Deadly Health Care Rationale

September 13, 2010 09:00 AM

Sometimes the strangest things pop up in the news and one is left wondering why they weren’t front page material from one end of this nation to the other. Such was the case when the “comparative effectiveness research” (CER) phrase was recently converted to “patient-centered outcomes research” (PCOR).

Background information might shed some light on why the first phrase became subject to a reinvention by the Secretary of Health and Human Services, pro-abortion Catholic Kathleen Sebelius. In 2007, the Congressional Budget Office (CBO) examined the comparative effectiveness of various types of medical treatments. The purpose of this analysis, which by the way predated both Obama and Sebelius, was to analyze federal spending on Medicare and Medicaid, with an eye toward determining what sort of commissions or government entities could be created to effectively monitor the cost of health care services in comparison to the actual effectiveness of various types of treatment. The report did not suggest that this analysis would result in some patients being denied treatments while others were able to receive the treatment, but it did recognize that the fiscal burden of Medicare and Medicaid services was growing. In that regard, the report recommended studying treatment options of every type.

This sounds harmless and could be viewed as a project designed to save the taxpayers’ money. But then the election occurred and health care took on an entirely new type of challenge for not only the bureaucrats, but for Americans of all ages.

In June of this year, published a discussion of CER which quoted Donald Berwick, now administrator for the Centers for Medicare and Medicaid, from a 2009 interview. At that time he said, “The decision is not whether or not we will ration care—the decision is whether we will ration with our eyes open.” Others, however, also quoted by, adamantly argued that this was not the case. So, could one presume that the question of health care rationing was actually moot?

Not so fast.

The newly announced PCOR has just been awarded $17 million. According to the report, Kathleen Sebelius has said, “Patient-centered outcomes research can improve health outcomes by developing and disseminating evidence-based information to patients, providers, and decision-makers about the effectiveness of different treatments.”

The goal is for these funds to help formulate strategies that will boost health information technology and make various treatment outcomes, and the information behind those outcomes, available to physicians and others who could use the information when advising patients about possible treatment options. But could that same information be used to ration treatment based on age, condition and so forth?

When President Obama was discussing his grandmother’s hip replacement surgery during an April 2009 interview, he opined, “I don’t know how much that hip replacement cost. … I would have paid out of pocket for that hip replacement just because she’s my grandmother.” Later in the interview, “Obama said, ‘you just get into some very difficult moral issues’ when considering whether ‘to give my grandmother, or everybody else’s aging grandparents or parents, a hip replacement when they’re terminally ill.’” Obama went on to say, “The chronically ill and those toward the end of their lives are accounting for potentially 80 percent of the total health-care bill out here.”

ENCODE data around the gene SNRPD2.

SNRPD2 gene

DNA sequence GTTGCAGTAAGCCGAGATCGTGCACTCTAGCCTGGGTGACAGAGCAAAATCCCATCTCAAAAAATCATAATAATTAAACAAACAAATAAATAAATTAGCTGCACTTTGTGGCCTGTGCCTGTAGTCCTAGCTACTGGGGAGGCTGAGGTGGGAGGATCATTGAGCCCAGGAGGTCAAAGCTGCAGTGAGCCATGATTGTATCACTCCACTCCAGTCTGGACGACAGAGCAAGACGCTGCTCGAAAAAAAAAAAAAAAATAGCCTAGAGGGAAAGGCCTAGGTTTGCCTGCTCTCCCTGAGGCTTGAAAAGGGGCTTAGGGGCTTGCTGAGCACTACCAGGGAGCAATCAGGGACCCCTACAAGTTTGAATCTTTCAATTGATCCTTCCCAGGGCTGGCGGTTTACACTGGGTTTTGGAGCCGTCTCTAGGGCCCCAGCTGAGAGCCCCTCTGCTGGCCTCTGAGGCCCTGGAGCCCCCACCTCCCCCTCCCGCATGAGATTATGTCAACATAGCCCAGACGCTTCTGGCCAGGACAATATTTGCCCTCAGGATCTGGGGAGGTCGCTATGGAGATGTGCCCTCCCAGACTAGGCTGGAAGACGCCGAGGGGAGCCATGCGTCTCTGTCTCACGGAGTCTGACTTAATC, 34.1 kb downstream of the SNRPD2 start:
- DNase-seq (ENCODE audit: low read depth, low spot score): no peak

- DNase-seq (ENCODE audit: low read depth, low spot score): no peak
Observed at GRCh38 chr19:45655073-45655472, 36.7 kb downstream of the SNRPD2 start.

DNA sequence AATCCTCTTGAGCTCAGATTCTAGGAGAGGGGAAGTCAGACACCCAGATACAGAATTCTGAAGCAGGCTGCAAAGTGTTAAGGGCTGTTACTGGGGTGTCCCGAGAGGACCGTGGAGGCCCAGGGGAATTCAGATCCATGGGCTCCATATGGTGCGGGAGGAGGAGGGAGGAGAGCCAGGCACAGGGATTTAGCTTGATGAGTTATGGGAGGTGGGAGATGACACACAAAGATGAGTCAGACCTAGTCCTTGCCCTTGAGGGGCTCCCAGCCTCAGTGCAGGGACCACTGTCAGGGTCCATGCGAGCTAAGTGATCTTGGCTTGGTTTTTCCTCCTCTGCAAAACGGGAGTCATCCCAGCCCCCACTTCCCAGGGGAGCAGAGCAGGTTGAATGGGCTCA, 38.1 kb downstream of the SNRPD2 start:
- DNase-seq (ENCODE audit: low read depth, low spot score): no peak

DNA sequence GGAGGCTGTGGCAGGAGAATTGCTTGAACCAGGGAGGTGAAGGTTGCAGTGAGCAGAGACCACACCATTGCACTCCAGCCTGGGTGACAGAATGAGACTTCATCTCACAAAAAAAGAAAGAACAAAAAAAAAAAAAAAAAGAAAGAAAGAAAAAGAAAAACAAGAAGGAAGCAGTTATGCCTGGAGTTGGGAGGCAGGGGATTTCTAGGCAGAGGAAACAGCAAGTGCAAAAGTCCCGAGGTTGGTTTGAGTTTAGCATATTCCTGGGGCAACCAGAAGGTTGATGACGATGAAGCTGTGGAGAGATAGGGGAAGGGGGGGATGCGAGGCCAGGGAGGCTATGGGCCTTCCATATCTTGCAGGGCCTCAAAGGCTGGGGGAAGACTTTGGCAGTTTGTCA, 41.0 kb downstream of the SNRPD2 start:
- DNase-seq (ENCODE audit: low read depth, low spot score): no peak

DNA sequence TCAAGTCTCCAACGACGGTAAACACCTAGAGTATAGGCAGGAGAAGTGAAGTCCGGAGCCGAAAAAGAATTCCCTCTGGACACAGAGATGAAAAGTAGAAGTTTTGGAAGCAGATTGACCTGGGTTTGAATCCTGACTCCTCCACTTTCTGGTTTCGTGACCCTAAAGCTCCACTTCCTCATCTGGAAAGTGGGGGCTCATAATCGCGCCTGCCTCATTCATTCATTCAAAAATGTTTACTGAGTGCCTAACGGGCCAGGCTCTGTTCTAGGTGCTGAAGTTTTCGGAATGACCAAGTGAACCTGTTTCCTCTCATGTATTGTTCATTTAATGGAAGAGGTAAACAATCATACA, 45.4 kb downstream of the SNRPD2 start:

While some would suggest that we need not refer back to the historical record for comments that might give us a clue as to what could be a particular outcome of the new PCOR, I would beg to differ. Health care rationing may have disappeared from the public dialogue now that the health care reform measure is firmly in place, but that does not mean the idea is dead, especially when our president makes such comments as above.

When columnist Ken Blackwell took a look at this subject recently in the context of political races involving incumbents who are in trouble because of their vote on health care reform and other unpopular questions, he wrote,

Political rationing only mimics health care rationing. The members whose campaigns are flat lining will not suffer anything more than the loss of political office. As one who has held public office and who has suffered political defeat, I can assure the worried incumbents there are great days ahead of them. It is better for them to lose office than to continue pushing America toward real health care rationing. The losers in that game are not just “left for dead” politically. I personally would rather be voted out than participate in such a public disservice.


We need to watch out for, and take care of, the elderly in our society. They are valued members of our families and of our communities and we must show them that we value their lives at all stages.

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